The Ultimate Guide to Camp Coffee: Our Favorite Ways to Brew Coffee While Camping

From cowboy coffee to portable espresso makers, we cover all the different ways to make a great cup of coffee while camping.

The Ultimate Guide to Making Coffee While Camping

This post was writen in partnership with REI.

Coffee, sweet, sweet coffee, the lifeblood of outdoor adventurers and campers everywhere. While we are willing to forgo a great many things while camping, a good cup of coffee is not one of them. Thankfully, there are countless ways to enjoy a good brew in the wild. Here are some of our favorite ways to make and enjoy our coffee while camping.

This list is ordered from the lightest and simplest methods of brewing coffee to heaviest and more involved. We have tried the majority of methods on this list, but not all of them. Where relevant we note our personal experiences with the products we have used as well as those we’ve researched.

Instant Coffee | Cowboy Coffee | Coffee in a Bag | Single Serve Pour Overs | Pour Over Stands | French Press | Cook System with French Press | Percolator | Portable Espresso Makers | Favorite Mugs & Accessories


1.) Instant Coffee

While instant coffee is lightweight, packable, and otherwise ideally suited for camping, ’t have a great reputation when it comes to taste. However, there has been a lot of innovative advancements in the instant coffee world over the past couple of years!

Ideal Use: Backpacking, bikepacking, and anyone else with an incentive to save space and reduce weight.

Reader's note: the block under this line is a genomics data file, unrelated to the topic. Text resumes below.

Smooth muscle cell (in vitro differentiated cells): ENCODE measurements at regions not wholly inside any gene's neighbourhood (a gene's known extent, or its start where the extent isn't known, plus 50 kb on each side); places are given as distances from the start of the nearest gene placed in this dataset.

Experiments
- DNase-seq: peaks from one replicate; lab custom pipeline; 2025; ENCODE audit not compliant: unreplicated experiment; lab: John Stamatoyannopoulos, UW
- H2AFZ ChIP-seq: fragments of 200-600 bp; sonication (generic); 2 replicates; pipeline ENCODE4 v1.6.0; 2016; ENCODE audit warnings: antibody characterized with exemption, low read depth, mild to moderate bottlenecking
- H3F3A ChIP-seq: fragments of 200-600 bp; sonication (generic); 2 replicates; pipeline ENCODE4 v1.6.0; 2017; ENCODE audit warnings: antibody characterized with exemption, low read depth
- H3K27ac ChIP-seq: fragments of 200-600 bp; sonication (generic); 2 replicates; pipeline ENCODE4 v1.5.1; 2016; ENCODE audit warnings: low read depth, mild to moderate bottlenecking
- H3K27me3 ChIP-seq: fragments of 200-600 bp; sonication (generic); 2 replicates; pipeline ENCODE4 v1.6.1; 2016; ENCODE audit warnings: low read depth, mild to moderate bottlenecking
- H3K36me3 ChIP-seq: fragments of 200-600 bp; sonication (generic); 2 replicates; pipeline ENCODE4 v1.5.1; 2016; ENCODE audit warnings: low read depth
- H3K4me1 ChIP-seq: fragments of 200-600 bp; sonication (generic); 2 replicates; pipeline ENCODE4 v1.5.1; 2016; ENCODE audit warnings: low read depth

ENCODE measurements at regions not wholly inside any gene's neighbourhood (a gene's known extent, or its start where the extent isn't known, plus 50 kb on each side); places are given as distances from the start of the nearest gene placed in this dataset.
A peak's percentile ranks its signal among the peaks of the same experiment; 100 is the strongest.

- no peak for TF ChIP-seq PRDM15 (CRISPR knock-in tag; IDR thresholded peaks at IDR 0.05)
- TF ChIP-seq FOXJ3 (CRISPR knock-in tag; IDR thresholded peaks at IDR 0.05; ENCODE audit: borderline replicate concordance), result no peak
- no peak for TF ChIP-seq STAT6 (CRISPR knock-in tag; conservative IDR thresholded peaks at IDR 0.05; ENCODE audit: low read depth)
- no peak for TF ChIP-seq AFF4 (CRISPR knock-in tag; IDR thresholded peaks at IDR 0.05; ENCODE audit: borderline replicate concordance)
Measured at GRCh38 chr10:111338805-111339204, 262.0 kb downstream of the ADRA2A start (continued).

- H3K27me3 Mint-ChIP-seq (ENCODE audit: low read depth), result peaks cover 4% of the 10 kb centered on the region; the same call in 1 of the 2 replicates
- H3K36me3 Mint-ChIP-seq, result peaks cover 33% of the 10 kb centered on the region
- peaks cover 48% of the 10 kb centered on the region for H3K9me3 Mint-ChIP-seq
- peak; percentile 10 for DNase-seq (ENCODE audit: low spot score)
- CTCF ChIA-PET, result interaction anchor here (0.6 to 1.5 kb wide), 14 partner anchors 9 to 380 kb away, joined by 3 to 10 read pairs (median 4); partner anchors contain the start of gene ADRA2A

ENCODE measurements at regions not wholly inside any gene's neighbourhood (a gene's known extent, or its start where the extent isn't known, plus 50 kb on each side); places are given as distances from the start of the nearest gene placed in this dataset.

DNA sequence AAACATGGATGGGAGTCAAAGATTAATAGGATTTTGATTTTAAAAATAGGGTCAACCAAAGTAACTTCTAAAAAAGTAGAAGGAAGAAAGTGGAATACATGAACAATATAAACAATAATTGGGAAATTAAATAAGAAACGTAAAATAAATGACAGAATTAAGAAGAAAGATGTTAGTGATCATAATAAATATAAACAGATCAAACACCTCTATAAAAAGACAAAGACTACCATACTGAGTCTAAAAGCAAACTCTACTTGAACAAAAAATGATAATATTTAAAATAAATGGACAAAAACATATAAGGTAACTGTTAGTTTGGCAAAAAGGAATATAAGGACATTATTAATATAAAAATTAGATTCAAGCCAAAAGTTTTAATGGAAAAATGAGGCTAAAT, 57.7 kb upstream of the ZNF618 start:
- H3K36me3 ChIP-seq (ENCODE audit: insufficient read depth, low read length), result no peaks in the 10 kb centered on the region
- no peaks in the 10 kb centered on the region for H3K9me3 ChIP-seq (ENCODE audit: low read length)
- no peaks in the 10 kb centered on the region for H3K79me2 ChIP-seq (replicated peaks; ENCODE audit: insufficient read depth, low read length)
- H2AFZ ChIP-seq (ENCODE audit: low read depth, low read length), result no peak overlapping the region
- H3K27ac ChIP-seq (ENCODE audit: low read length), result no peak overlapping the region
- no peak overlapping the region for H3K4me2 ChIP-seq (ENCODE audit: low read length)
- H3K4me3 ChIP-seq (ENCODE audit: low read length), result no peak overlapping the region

Method: While the exact instructions will vary from brand to brand, the general idea is to put the instant coffee grounds into a cup and add boiling water. Wait a few seconds, stir, and drink. The easiest brew method imaginable.

Alpine Start

Seeking instant coffee you actually look forward to in the morning? Search no more. Alpine Start instant coffee was created by a climber and a foodie to be the best on-the-go cup of joe you can get. In addition to their classic coffee, Alpine Start also offers an instant Dirty Chai Latte and a Coconut Creamer Latte.
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Swift Coffee

Get cafe-quality coffee wherever you are by just adding water. This instant coffee is ethically sourced, carefully brewed, and freeze dried to capture the full spectrum of flavor.
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Coffee While Camping - How to Make Cowboy Coffee

2.) Cowboy Coffee

Just add coffee grounds to hot water. It doesn’t get much simpler than that. In terms of equipment needed, cowboy coffee is the simplest way to make coffee while camping. Although, since the grounds don’t dissolve into the water, clean up can be a little messy, making it less ideal for backpacking or anywhere that you’d need to pack out your waste.

Ideal Use: For those who want to look tough. Also those who forgot all their fancy coffee making gear at home. Good for small or large groups, depending on the size of your kettle.

Method: For something as simple putting coffee grounds in hot water, there are a surprising number of ways to brew cowboy coffee. One popular way (at least according to the internet) is to include either broken egg shells or a whole raw egg into the coffee grounds (no joke). With the rampant state of salmonella in this country, we’re just going to go ahead and skip that one entirely. But here are some far less risky ways to brew a perfect cup of cowboy coffee. Fine grounds are recommended.

Clean Cup Method – You’ll need a cloth coffee sock, cheesecloth, or bandana. Boil water. Remove from heat. Place coffee grounds inside the cloth and then place in kettle. Return to low heat to steep.

Sink Down Method – Heat a kettle of water until boiling. Remove from heat and dump coffee grounds in. Return to low heat and simmer. The coffee grounds should start to sink to the bottom after a few minutes. If they don’t, drizzle some cold water on top to help them sink to the bottom.

Scoop Top Method – Heat a kettle of water until boiling. Remove from heat and dump coffee grounds in. Return to low heat and simmer. With a spoon, skim the coffee grounds off the surface.

MSR Titan Kettle